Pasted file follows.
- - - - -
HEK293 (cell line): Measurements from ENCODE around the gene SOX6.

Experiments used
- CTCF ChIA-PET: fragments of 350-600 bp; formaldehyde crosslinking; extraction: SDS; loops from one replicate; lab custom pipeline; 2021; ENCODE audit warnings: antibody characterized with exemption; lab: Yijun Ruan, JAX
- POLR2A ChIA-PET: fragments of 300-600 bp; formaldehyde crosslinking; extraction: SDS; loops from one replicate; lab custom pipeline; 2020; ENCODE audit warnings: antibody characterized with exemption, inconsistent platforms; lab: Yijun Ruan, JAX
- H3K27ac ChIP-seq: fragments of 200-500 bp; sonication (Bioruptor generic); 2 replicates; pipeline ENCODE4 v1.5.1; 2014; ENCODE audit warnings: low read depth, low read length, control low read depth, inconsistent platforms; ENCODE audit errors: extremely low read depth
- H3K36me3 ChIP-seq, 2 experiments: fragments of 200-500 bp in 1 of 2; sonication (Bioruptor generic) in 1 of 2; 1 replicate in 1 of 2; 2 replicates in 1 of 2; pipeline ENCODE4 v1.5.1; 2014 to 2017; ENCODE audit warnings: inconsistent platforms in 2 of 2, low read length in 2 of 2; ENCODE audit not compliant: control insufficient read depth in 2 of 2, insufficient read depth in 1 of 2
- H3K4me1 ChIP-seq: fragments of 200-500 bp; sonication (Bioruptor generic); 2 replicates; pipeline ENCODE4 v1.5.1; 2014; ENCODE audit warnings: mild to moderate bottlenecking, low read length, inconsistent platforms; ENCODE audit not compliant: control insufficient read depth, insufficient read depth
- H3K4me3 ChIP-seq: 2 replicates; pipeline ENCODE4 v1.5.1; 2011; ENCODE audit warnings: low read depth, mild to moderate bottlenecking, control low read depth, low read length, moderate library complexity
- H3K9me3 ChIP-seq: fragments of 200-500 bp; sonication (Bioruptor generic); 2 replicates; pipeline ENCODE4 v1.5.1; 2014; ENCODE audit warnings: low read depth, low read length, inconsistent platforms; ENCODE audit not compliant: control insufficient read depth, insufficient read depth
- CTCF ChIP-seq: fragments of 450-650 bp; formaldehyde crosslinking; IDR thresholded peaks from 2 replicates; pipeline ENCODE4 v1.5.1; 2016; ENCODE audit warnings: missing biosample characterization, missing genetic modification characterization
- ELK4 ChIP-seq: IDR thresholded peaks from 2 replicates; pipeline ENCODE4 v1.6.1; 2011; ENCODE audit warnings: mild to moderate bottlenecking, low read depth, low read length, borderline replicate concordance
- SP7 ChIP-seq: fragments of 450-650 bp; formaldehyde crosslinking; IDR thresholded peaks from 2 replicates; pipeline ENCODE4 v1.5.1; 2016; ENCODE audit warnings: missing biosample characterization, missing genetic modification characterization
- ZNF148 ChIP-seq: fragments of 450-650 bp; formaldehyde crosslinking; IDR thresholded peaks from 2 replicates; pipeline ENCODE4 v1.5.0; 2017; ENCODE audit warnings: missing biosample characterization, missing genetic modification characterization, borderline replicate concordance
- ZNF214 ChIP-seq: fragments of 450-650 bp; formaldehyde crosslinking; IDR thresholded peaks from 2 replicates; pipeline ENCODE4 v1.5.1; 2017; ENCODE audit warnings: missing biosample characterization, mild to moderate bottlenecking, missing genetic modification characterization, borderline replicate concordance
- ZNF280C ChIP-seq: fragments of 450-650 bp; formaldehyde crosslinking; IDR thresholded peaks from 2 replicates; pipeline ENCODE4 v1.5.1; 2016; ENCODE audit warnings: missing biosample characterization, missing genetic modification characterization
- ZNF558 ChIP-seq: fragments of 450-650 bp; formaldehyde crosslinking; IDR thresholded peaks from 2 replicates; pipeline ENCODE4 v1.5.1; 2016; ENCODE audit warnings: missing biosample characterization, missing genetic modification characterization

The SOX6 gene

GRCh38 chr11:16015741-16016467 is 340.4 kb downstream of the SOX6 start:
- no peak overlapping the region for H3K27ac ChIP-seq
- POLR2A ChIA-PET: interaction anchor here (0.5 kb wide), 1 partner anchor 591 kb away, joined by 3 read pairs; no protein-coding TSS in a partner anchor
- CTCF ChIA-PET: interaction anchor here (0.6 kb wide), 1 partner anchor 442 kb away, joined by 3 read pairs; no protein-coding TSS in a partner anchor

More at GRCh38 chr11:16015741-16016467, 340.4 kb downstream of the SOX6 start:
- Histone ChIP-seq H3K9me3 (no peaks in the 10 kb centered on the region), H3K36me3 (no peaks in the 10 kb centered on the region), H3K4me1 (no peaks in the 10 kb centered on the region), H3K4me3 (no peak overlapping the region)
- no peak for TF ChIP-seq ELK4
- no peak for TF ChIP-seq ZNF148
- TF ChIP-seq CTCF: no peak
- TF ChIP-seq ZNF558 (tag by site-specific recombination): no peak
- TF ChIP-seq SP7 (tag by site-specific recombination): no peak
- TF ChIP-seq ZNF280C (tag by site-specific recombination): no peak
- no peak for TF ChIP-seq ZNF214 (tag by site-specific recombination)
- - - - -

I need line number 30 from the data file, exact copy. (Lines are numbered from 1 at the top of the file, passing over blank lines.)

- no peak for TF ChIP-seq ZNF214 (tag by site-specific recombination)